Senator José M. Serrano and Oskar Eustis, in conversation with Pato Hebert
This discussion will explore how the arts can continue to serve as agents of recovery and change as we rebuild our society after a year of plague, political polarization, protests and public acknowledgements of racism and police violence.
In this profoundly challenging moment, what role will the arts play in dismantling structures of inequity and reinvigorating democratic values?
Artists have long helped us to create and sustain community, while pushing us to reimagine society. Artists critically and creatively engage with the socio-political developments of our time. As the pandemic stretches into its second year, how might the arts help us to rethink concepts of freedom, equality and social transformation?
Cultural institutions have the potential to be venues for public engagement. How do we think about the future of gathering, after the crucibles of pandemic and protest? How do we help our cultural institutions emerge from a year of closure, adaptation and financial crisis? What changes necessitated by the pandemic may become permanent features of our cultural horizon?
This event is part of APP’s Art & Its Publics program series, developed in partnership with NYU Skirball with generous support from Tisch’s Institute of Performing Arts and The 370J Project.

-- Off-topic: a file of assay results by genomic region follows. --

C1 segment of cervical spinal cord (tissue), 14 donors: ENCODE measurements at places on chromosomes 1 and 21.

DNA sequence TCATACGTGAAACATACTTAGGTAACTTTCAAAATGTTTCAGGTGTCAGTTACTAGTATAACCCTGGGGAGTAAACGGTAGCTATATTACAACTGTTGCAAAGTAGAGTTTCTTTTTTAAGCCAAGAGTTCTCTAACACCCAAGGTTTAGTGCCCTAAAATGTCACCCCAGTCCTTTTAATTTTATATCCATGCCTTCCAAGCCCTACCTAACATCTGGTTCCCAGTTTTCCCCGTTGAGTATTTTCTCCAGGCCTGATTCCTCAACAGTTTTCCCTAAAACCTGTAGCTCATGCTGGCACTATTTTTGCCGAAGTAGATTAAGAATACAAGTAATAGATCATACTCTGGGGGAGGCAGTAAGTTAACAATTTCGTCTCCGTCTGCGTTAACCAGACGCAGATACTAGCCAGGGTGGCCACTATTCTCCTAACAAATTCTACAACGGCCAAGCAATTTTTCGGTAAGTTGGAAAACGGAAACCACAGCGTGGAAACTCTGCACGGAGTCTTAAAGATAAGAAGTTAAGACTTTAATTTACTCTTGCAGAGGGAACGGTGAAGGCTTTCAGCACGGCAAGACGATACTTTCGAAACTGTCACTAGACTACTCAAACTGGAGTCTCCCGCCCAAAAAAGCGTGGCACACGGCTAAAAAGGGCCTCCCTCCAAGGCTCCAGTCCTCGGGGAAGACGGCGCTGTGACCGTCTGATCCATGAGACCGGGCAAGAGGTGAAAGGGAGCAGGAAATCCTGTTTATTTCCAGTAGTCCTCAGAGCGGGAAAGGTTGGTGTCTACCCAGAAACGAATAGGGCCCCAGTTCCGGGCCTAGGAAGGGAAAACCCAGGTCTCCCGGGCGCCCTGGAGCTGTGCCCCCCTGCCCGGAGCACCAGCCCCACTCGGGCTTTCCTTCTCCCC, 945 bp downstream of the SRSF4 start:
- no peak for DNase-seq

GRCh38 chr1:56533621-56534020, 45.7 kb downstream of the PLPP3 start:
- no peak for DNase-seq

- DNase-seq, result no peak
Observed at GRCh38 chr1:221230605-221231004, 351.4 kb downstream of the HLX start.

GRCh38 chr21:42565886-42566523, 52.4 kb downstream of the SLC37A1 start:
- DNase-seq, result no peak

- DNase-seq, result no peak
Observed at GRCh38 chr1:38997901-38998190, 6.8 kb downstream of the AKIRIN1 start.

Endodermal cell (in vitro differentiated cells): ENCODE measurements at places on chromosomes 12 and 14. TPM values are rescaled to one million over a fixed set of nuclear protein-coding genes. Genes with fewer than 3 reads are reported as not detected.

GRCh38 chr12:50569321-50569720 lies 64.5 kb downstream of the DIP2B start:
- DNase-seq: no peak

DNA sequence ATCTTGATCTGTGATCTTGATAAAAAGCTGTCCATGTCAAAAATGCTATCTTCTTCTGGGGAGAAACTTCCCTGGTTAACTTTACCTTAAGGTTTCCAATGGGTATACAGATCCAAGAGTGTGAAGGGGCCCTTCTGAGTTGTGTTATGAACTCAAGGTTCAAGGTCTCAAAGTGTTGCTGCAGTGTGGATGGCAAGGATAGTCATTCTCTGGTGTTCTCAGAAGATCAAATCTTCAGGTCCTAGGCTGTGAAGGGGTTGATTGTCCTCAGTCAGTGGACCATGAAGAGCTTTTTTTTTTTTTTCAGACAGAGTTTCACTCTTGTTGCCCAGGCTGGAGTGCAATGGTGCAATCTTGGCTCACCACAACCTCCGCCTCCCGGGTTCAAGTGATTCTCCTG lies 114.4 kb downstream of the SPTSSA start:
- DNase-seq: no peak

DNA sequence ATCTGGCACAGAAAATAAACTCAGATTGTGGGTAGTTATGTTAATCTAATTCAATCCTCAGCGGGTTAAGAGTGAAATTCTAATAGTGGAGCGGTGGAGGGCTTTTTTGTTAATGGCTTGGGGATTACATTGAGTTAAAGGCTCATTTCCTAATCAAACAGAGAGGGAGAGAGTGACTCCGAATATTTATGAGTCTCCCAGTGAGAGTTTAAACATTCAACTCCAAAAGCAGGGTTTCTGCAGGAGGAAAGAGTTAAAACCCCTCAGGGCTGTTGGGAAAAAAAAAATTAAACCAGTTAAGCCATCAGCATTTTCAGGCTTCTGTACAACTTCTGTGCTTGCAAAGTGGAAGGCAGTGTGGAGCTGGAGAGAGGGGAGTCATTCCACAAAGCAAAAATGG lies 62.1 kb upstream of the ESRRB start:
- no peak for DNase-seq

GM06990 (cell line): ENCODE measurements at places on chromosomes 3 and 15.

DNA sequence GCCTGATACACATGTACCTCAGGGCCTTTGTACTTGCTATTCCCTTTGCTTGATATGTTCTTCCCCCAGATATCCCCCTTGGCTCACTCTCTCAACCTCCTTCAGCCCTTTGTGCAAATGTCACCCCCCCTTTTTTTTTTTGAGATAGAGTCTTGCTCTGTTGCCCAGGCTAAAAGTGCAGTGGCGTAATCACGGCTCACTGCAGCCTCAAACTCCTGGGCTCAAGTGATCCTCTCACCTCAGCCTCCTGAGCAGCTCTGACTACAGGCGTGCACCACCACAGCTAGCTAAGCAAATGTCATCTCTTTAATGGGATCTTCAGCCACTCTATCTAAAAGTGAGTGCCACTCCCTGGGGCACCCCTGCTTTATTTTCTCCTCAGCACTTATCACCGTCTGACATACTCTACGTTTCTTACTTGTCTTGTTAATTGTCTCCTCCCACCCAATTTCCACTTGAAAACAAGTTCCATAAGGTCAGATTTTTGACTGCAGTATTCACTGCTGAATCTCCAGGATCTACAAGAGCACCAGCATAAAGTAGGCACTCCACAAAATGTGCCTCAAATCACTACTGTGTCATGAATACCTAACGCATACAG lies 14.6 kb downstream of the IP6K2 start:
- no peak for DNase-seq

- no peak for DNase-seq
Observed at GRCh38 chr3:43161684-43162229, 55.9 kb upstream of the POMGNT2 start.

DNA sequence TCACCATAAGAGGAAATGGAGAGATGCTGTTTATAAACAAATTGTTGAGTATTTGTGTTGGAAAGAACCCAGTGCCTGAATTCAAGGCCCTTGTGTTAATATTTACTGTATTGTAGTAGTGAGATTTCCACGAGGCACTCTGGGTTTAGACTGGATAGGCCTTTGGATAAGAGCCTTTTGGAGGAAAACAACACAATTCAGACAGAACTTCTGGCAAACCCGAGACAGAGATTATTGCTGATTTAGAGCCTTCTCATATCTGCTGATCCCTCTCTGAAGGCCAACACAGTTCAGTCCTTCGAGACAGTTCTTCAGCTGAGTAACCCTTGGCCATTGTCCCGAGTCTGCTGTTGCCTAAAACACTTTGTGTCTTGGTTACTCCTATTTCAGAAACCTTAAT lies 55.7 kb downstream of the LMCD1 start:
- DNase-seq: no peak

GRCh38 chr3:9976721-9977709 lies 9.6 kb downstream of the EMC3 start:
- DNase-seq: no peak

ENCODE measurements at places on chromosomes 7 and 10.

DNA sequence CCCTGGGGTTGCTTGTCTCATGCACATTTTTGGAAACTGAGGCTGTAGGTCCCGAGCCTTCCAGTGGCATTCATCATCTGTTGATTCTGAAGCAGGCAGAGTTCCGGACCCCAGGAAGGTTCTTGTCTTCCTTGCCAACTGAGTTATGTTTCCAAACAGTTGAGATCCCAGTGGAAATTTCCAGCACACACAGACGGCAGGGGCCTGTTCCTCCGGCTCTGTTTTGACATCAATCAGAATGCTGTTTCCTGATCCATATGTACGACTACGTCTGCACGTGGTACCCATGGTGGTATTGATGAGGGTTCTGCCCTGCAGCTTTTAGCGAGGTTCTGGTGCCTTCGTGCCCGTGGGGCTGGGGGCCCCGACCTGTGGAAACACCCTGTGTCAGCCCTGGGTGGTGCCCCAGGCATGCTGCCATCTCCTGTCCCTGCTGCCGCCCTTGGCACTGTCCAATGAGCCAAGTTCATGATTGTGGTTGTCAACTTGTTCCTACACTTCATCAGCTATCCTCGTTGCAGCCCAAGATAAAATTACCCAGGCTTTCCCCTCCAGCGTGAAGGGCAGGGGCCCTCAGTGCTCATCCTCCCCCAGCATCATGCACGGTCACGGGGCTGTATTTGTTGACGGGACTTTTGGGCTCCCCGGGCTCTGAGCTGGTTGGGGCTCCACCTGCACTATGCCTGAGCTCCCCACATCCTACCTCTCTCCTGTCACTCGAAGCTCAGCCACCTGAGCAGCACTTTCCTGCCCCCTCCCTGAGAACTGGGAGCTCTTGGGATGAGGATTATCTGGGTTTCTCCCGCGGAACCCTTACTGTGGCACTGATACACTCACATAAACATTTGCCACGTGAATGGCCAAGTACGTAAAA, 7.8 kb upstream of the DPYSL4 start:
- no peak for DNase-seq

WATCH THE RECORDING (MARCH 7, 2021):
Oskar Eustis is the Artistic Director of The Public Theater and has worked as a director, dramaturg, and artistic director for theaters around the country. Throughout his career, Eustis has been dedicated to the development of new plays as both a director and a producer. His directing credits include world premieres of plays by Philip Kan Gotanda, David Henry Hwang, Emily Mann, Suzan-Lori Parks, Ellen McLaughlin, and Eduardo Machado. He commissioned Tony Kushner’s Angels in America at the Eureka Theatre Company in San Francisco and directed its world premiere at the Mark Taper Forum. Eustis was the lead producer on the Tony Award-winning revival of Hair as well as the acclaimed production of The Merchant of Venice. In addition to NYU, Mr. Eustis has taught at UCLA and Brown University.
New York State Senator José M. Serrano, a lifelong South Bronx resident, was elected to the New York State Senate in November of 2004. He serves as the Chair of the Senate Majority Conference and as Chair of the Committee on Cultural Affairs, Tourism, Parks and Recreation. His other committee assignments include: Aging, Education, Higher Education, and Environmental Conservation. In Albany, Senator Serrano has introduced a wide variety of bills championing the arts, keeping housing affordable, protecting public health, fostering economic development, defending immigrant rights, closing the income inequality gap and preserving the environment.
Pato Hebert is an artist, teacher and organizer. His work explores the aesthetics, ethics and poetics of interconnectedness. His creative projects have been presented at Beton7 in Athens, the Centro de Arte Contemporáneo in Quito, the Ballarat International Foto Biennale, the Songzhuang International Photo Biennale, and IHLIA LGBT Heritage in Amsterdam. He teaches as an Associate Arts Professor and serves as Chair in the Department of Art & Public Policy at Tisch School of the Arts, New York University. He has also worked in HIV prevention initiatives with queer communities of color since 1994. He is a COVID-19 long hauler, living with the impacts of the coronavirus and publicly addressing the pandemic since March of 2020.